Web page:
Bourse and Bazaar | Rana Jalali: “Smart Cities” integrate multiple information and communications technology (ICT) and internet of things (IOT) solutions to create more successful and sustainable urban environments. There is growing interest in smart city technologies as governments around the world struggle to manage population growth and the resource consumption of major cities. Smart city transformations can improve quality of life, increase sustainability, and boost economic competitiveness.
Recently, the Iranian government has also expressed greater interest in bringing smart cities technologies to the country. Spearheaded by the Ministry of Information and Communication Technology and the Ministry of Roads and Urban Development, the Iranian government is promoting the adoption of smart city technologies and holding various events and conferences to increase awareness among government stakeholders and the business community. Iranian authorities are drawing inspiration from successful cities including Berlin and Seoul in order to adapt proven approaches to suit the Iranian cities.
With almost 120 percent internet penetration rate in Tehran, 110 percent in Mazandaran, 100 percent in Qom, 96 percent in Isfahan, and 95 percent in Khuzestan provinces, Iran already has the essential infrastructure to become “smart.” At a consumer level, Iran has 40 million smartphone users of which 28 million are mobile internet subscribers. Iran’s consumer technology and communications companies are at the forefront of smart city innovation.
MTN-Irancell, Iran’s second largest mobile network provider, is actively promoting the transformation of Iranian cities. Irancell provides relevant equipment and sensors for development of smart cities and is seeking to rollout efficient and reliable systems that will enable municipal governments to collect and manage data securely and transparently. Irancell’s technologies will allow governments to monitor, analyze, manage, and set alerts for selected urban parameters.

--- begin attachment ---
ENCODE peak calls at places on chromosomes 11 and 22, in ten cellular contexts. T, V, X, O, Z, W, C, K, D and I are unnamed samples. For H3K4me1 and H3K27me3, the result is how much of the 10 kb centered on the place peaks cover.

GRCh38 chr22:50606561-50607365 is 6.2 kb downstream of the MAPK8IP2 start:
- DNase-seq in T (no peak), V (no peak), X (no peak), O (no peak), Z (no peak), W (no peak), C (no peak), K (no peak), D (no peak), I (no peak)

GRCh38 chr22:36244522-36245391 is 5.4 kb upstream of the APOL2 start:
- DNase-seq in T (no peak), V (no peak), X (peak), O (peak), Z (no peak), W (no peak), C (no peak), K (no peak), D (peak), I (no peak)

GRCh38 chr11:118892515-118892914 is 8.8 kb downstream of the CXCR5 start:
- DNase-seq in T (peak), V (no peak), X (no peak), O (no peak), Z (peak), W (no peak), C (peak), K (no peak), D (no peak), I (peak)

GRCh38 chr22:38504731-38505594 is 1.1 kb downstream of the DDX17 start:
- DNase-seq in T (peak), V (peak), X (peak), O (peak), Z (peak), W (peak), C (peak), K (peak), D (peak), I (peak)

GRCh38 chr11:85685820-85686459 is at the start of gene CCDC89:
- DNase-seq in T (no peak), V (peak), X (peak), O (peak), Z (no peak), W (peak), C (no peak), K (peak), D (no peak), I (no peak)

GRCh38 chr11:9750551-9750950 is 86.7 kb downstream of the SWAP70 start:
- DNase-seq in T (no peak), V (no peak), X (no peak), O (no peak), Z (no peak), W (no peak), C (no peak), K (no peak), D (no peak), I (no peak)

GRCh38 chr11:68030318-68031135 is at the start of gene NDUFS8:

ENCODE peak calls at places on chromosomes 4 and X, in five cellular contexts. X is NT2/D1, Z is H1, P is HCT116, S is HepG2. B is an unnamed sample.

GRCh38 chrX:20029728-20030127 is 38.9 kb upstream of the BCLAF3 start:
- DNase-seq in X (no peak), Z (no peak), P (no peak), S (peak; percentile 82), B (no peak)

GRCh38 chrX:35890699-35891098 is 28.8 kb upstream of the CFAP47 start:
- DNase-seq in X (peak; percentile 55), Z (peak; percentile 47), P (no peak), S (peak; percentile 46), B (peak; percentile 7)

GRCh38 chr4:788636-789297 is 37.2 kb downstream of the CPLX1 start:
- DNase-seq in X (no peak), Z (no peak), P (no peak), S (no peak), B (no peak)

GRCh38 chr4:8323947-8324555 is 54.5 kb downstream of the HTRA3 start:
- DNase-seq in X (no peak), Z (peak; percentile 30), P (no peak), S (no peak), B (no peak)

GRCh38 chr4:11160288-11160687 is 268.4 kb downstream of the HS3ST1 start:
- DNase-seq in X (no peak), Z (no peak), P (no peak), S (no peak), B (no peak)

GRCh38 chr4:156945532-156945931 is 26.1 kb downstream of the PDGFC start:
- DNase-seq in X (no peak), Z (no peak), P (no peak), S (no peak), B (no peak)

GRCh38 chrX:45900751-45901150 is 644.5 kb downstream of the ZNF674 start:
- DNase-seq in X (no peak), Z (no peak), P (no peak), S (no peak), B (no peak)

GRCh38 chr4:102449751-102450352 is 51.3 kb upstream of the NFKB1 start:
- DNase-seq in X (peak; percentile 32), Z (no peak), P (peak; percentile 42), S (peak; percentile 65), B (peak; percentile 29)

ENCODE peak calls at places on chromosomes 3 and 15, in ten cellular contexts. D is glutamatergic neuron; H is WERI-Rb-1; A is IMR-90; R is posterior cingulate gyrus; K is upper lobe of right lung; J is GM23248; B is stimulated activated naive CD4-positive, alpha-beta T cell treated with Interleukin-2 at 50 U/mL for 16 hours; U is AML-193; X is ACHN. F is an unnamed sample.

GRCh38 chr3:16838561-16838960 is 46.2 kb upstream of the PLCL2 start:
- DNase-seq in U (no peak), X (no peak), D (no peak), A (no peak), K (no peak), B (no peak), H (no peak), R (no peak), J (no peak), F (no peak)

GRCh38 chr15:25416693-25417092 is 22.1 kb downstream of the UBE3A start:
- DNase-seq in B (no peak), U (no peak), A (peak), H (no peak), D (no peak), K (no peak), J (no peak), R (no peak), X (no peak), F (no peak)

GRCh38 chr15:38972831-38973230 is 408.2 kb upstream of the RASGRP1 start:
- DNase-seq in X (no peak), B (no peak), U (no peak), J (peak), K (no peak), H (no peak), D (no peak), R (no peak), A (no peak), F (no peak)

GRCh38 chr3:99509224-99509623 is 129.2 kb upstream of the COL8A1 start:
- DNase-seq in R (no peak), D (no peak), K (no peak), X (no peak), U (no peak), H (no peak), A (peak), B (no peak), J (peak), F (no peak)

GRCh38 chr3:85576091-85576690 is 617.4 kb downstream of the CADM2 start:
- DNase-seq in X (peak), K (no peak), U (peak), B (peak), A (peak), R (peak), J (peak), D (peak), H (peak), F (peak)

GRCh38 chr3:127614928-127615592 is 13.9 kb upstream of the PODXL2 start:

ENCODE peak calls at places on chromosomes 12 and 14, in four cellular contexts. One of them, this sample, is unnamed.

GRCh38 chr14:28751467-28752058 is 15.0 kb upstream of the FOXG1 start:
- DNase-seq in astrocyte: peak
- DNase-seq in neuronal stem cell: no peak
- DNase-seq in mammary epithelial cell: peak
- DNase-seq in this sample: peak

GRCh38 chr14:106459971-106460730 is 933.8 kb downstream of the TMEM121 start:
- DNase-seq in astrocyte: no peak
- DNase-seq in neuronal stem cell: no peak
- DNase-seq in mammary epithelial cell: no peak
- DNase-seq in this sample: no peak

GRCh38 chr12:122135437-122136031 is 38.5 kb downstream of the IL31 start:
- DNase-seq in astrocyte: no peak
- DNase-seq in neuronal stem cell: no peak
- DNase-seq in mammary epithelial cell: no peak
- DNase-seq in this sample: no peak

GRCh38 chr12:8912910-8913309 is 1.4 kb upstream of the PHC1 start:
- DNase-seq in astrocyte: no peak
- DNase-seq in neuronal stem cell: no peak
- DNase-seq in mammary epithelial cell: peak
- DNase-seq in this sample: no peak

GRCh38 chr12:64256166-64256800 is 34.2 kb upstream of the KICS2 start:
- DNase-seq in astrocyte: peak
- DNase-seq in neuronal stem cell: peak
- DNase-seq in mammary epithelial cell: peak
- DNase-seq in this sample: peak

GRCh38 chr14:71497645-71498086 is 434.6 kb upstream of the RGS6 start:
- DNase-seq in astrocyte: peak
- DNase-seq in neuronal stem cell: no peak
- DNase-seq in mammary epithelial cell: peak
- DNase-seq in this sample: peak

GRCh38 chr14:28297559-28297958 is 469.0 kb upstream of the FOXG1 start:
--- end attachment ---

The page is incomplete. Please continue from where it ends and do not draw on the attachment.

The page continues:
To prove its technologies, Irancell launched a pilot program in Khuzestan province in February 2017. Under this plan, 5,000 low-power wide-area network technology gas meters were installed in the province. In March 2017, Irancell also invested in Anzali free trade zone to implement systems for waste management, landscape watering, street lighting, parking spot management and air quality checks.
Another active company in the field is Iranian firm Nobka, which seeks to accelerate the adoption of smart city technologies in the country. One of Nobka’s projects is production of smart portable hospitals, using converted buses and shipping containers, which can support emergency responses to nature disasters. These portable hospitals use smart lighting and ventilation systems and telemedicine software to help the injured in an emergency.
Nobka is also using smart city technologies to support tourism in Gilan Province. The company has installed solar-powered Wi-Fi hotspots and smart lighting systems at Lahijan Lake. It has also used augmented reality (AR) and virtual reality (VR) to promote tourism to simulate a visit to Lounak Waterfall.
Iran’s capital, Tehran, which is approaching “megacity” status, is the primary target for smart city transformation as the government seeks to address heavy traffic jams, extreme air pollution, high energy consumption, among other challenges. The municipality of Tehran, has been actively promoting the topic, in part by supporting startups which are active in the field.
As part of its promotion efforts, Tehran Municipality, in cooperation with Pardis Technology Park, sponsored the 7th International Innovation and Technology Exhibition (INOTEX 2018). Moreover, the Tehran Municipality ICT Organization regularly holds workshops to educate the policy makers on smart cities and organizes competitions to drive innovation. The organization has also signed an agreement with China Electronics Technology Group Corporation (CETC) to spur adoption of smart city technologies. CETC will provide services including consulting, project design and research and development.
Following the withdrawal of the US from the Joint Comprehensive Plan of Action (JCPOA), the European governments have sought to support the Iran deal and sustain economic ties between the European and Iranian companies further. Cooperation around smart cities could be an ideal area of focus.
European companies and institutions have demonstrated interest in supporting smart city transformations in Iran. Austrian Institute of Technology (AIT) held a workshop in Vienna in June 2017 on “smart city development” for officials from the city of Bushehr, which was selected as a pilot smart city project by the Iranian government. This workshop provided training on topics including the application of ICT for smart cities, urban governance and big data exploration.
While the return of US sanctions poses new challenges for European investment, such educational exchanges should be sustained. European companies and institutions should continue to engage with the Iranian entrepreneurs and urban planners in a non-political environment, demonstrating their goodwill, sharing best-practices, and supporting Iranian dreams of smart cities.